BALTIMORE (Feb. 23, 2023) — Nuclear plants operated by Constellation (Nasdaq: CEG) performed at 100 percent capacity and proved instrumental in preventing rolling blackouts for millions of homes and businesses during a powerful winter storm that knocked nearly a quarter of the power generation in the nation’s largest energy grid offline on Christmas Eve. PJM, the grid operator for 13 states and the District of Columbia, said generators that failed to perform during Winter Storm Elliott face penalties totaling as much as $2 billion, a record amount that raises questions about whether generators are taking sufficient steps to make their resources reliable in a changing climate. PJM began notifying generators of their potential penalties this past week.
The grid operator reported that 90 percent of the outages were among fossil power plants, which experienced equipment failures and fuel shortages during Winter Storm Elliott. PJM issued conservation alerts and exhausted its available emergency procedures, coming perilously close to resorting to rolling brownouts and blackouts to keep the grid up.
The storm was the first major test of the capacity performance policies implemented by PJM starting in 2016 in response to the Polar Vortex, which similarly caused 22 percent of PJM’s generation to go offline in 2014. Since that time, PJM customers have paid generators approximately $58 billion in capacity performance payments intended to spur generators to invest in reliability measures to prevent outages during extreme weather events. Despite those payments, the grid experienced an even greater level of outages during Elliott. The policy includes stiff penalties for generators that fail to perform when needed and bonuses for those that overperform, as Constellation’s fleet has throughout this winter season.
“While we’re proud of our performance this winter, these unacceptable grid-wide failures are clear evidence that PJM still has work to do to keep the grid clean and reliable as climate risks increase,” said Joe Dominguez, president and CEO of Constellation. “Electricity markets severely undervalue the unmatched reliability and carbon-free benefits of nuclear energy, and in recent years that shortcoming nearly led to the premature retirement of more than a dozen reactors in the PJM region. If state lawmakers had not stepped in to preserve those plants, millions of families could have been forced to celebrate the holidays in a deep freeze without electricity and heat.”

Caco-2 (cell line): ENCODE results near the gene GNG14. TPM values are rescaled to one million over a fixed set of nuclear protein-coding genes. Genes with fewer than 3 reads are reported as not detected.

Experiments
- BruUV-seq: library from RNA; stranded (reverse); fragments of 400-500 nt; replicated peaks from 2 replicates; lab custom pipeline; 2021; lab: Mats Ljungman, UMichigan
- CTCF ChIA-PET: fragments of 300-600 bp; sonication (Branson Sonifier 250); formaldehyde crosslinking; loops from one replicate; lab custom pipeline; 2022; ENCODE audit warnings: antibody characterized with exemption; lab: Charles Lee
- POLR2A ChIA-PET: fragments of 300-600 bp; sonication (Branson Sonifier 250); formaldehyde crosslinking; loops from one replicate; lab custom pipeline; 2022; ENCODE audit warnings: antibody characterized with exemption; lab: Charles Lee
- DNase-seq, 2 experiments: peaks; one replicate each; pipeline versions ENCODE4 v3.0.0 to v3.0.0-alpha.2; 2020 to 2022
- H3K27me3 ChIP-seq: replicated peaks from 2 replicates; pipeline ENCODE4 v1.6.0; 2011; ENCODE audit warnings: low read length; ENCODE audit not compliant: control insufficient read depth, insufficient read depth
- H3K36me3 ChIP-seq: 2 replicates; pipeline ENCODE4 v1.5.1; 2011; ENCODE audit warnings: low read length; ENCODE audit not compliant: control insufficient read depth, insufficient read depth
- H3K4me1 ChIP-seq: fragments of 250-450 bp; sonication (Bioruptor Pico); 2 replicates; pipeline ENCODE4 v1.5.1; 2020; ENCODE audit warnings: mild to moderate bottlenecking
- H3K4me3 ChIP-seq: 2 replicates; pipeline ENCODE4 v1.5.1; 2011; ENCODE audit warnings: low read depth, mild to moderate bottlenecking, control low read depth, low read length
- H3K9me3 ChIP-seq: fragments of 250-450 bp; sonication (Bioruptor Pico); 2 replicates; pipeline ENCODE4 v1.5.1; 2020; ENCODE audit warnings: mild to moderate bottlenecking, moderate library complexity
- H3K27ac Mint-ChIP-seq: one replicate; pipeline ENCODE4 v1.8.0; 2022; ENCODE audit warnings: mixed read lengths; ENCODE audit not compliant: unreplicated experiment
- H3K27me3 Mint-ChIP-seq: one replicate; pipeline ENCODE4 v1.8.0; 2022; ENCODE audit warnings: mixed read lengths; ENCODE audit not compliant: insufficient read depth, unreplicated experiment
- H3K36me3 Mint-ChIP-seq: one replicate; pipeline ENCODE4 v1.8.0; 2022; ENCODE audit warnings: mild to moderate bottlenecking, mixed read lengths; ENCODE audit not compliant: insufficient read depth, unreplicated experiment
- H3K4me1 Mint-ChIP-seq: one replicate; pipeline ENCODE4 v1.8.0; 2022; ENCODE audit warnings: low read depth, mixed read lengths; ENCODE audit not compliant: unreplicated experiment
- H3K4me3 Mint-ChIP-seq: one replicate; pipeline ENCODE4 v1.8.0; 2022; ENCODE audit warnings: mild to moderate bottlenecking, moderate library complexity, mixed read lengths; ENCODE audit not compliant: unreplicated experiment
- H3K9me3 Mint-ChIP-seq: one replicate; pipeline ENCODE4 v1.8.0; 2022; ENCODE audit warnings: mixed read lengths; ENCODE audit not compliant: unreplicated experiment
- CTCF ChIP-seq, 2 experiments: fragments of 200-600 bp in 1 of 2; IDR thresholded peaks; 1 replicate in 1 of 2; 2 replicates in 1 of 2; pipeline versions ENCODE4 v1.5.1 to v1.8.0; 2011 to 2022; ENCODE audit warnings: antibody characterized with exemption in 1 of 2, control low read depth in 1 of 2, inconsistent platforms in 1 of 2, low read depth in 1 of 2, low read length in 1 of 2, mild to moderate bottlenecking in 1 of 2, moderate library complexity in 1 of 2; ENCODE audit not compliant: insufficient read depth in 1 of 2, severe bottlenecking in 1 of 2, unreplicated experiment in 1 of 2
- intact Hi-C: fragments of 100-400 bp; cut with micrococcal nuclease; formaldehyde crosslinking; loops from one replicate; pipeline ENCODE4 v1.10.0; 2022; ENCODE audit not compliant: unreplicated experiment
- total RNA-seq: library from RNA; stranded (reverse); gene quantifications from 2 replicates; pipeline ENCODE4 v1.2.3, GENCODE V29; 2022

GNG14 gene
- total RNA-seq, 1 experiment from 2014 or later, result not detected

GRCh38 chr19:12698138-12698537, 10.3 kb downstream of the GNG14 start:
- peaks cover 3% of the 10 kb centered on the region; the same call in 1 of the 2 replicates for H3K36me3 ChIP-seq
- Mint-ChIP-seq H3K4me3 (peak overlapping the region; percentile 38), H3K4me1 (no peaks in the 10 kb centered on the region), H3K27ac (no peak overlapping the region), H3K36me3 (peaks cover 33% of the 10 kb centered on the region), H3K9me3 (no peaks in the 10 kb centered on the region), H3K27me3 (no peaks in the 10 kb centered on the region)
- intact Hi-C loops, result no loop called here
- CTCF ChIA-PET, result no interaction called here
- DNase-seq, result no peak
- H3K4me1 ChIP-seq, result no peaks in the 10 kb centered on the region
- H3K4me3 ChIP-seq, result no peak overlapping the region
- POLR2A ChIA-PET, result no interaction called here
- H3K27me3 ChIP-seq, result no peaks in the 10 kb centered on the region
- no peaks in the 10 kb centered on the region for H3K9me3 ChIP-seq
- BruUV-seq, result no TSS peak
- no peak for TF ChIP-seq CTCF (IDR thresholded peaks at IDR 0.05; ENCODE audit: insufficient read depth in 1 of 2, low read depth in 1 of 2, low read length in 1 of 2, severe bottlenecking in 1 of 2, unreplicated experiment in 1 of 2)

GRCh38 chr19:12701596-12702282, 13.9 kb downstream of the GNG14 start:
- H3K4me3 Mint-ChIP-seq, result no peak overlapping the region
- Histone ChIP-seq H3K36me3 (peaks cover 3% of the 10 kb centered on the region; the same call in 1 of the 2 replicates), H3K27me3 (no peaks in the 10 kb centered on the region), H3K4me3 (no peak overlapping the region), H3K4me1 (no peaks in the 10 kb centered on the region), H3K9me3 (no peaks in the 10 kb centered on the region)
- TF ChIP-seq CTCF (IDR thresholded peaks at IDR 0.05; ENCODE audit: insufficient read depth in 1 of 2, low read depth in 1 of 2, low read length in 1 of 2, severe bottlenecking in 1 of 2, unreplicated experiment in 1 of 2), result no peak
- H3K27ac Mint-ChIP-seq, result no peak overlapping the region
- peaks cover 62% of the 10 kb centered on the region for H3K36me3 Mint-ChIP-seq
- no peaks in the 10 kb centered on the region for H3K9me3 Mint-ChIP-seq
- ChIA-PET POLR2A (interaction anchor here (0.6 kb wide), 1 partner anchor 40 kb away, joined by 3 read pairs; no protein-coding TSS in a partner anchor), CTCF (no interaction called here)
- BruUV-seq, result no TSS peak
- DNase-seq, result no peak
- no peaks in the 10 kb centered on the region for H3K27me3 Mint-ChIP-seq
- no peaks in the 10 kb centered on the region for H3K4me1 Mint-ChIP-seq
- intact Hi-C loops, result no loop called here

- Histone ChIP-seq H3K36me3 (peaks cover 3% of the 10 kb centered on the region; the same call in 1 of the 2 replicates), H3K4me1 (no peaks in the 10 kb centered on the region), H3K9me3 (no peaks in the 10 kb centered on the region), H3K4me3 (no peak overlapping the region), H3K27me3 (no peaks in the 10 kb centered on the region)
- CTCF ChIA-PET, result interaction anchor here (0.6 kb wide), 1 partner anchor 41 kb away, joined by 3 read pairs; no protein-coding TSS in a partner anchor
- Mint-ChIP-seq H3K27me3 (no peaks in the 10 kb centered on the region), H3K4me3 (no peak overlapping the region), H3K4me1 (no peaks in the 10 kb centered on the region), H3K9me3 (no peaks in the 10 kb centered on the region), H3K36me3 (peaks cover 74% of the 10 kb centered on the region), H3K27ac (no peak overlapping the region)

Constellation operates eight nuclear plants with 16 reactors in the PJM region, generating carbon-free power for the equivalent of more than 11.6 million average homes. All 16 reactors ran at 100 percent power as temperatures fell during Winter Storm Elliott. These plants also were among the most reliable energy resources on the grid throughout 2022.
Combined, the Constellation plants that were preserved in the PJM region produce nearly 16,000 megawatts of energy. By comparison, PJM came within about 5,000 megawatts of experiencing rolling blackouts on Christmas Eve in a grid with a load of 160,000 megawatts, leaving a margin of just 3 percent.
“Bipartisan state policies, as well as the recently passed federal Inflation Reduction Act, exist because lawmakers recognized the importance of nuclear energy to protecting our nation’s energy security and addressing the climate crisis at the lowest cost to consumers,” Dominguez said. “While PJM’s capacity performance policy was a good start, it shouldn’t still fall to state and federal environmental laws to make up for electricity markets that don’t deliver reliable results for customers. We need to keep that in sight as we consider solutions to prevent another crisis like we just experienced over the holidays.”